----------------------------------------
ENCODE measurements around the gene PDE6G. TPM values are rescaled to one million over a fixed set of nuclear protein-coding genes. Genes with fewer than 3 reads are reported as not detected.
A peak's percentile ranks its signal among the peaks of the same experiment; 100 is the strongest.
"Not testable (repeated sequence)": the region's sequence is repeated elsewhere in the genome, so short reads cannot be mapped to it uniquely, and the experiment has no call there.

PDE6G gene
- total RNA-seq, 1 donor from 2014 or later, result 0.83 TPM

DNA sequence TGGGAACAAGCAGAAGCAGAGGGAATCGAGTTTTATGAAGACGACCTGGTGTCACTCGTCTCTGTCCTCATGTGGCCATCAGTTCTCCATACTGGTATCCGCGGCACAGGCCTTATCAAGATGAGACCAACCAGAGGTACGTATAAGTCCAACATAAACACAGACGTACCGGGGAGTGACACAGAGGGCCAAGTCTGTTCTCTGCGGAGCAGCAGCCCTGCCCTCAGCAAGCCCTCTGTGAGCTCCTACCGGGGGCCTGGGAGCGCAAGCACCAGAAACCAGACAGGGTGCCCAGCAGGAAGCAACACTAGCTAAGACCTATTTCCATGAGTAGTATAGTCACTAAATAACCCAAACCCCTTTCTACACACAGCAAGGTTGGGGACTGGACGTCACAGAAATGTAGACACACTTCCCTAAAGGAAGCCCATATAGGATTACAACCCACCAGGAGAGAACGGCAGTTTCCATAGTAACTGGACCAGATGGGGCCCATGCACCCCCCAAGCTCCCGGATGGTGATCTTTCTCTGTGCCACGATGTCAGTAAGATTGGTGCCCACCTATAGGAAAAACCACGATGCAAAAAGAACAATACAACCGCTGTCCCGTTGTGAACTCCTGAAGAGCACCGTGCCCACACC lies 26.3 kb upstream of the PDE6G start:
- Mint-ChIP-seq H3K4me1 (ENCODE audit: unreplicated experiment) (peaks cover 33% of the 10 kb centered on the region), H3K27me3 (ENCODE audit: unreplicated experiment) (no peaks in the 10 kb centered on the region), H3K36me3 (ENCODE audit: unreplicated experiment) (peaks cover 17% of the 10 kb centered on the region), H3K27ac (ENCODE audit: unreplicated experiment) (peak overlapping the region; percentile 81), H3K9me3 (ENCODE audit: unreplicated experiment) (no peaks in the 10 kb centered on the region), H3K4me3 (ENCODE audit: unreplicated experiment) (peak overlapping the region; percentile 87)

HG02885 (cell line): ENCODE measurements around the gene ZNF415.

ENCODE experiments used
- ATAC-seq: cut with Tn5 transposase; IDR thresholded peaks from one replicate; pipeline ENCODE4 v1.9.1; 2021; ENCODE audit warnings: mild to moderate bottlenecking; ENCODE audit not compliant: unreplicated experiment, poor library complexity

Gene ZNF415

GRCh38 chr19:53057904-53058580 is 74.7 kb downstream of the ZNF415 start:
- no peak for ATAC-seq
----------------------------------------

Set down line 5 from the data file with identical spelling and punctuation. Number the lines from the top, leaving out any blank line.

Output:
- total RNA-seq, 1 donor from 2014 or later, result 0.83 TPM